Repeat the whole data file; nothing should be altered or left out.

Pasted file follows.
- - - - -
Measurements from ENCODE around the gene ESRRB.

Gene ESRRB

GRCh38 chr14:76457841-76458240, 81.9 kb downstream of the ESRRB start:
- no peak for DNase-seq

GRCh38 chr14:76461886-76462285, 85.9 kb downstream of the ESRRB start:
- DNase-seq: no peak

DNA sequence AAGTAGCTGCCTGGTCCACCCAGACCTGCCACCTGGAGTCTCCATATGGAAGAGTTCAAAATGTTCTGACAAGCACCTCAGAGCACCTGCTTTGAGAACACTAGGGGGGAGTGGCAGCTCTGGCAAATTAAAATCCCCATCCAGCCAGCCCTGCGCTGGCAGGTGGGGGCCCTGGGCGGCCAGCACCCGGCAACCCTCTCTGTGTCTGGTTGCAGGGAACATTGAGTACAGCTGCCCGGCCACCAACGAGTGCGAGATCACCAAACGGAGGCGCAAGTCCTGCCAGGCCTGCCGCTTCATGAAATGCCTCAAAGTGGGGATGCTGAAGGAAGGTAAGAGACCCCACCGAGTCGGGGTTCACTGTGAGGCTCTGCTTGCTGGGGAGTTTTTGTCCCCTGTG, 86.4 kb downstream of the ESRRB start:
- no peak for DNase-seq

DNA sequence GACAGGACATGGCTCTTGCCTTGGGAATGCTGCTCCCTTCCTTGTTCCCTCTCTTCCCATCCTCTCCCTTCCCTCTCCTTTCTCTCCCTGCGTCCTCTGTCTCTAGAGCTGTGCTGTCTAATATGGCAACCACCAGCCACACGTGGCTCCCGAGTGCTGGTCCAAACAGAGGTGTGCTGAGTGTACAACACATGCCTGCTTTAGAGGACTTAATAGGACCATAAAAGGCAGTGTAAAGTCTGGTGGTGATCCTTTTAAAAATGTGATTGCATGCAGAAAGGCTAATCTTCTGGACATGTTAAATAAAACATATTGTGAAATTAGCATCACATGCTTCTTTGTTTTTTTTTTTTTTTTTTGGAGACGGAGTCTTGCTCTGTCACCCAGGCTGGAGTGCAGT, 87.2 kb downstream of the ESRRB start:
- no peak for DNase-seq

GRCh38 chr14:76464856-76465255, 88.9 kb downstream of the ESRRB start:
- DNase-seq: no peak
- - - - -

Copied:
Measurements from ENCODE around the gene ESRRB.

Gene ESRRB

GRCh38 chr14:76457841-76458240, 81.9 kb downstream of the ESRRB start:
- no peak for DNase-seq

GRCh38 chr14:76461886-76462285, 85.9 kb downstream of the ESRRB start:
- DNase-seq: no peak

DNA sequence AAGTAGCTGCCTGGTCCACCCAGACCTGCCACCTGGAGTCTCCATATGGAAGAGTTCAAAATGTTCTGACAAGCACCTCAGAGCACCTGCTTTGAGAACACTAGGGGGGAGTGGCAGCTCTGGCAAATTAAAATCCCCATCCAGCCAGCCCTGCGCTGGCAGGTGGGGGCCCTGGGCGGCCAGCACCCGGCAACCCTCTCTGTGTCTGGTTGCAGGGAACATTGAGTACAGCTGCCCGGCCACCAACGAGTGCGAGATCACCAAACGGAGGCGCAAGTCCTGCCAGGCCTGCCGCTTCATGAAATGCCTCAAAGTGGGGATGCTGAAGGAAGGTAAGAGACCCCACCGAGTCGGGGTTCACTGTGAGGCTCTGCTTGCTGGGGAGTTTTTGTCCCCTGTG, 86.4 kb downstream of the ESRRB start:
- no peak for DNase-seq

DNA sequence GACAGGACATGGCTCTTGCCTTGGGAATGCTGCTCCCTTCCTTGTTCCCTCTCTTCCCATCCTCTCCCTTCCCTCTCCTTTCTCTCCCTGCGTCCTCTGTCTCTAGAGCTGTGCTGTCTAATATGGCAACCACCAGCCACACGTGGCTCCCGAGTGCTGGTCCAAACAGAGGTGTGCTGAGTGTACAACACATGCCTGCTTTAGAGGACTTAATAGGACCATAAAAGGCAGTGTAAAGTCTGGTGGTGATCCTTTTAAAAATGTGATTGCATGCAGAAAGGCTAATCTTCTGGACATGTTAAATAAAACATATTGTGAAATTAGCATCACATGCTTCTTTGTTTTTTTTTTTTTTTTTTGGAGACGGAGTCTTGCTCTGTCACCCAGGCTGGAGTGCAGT, 87.2 kb downstream of the ESRRB start:
- no peak for DNase-seq

GRCh38 chr14:76464856-76465255, 88.9 kb downstream of the ESRRB start:
- DNase-seq: no peak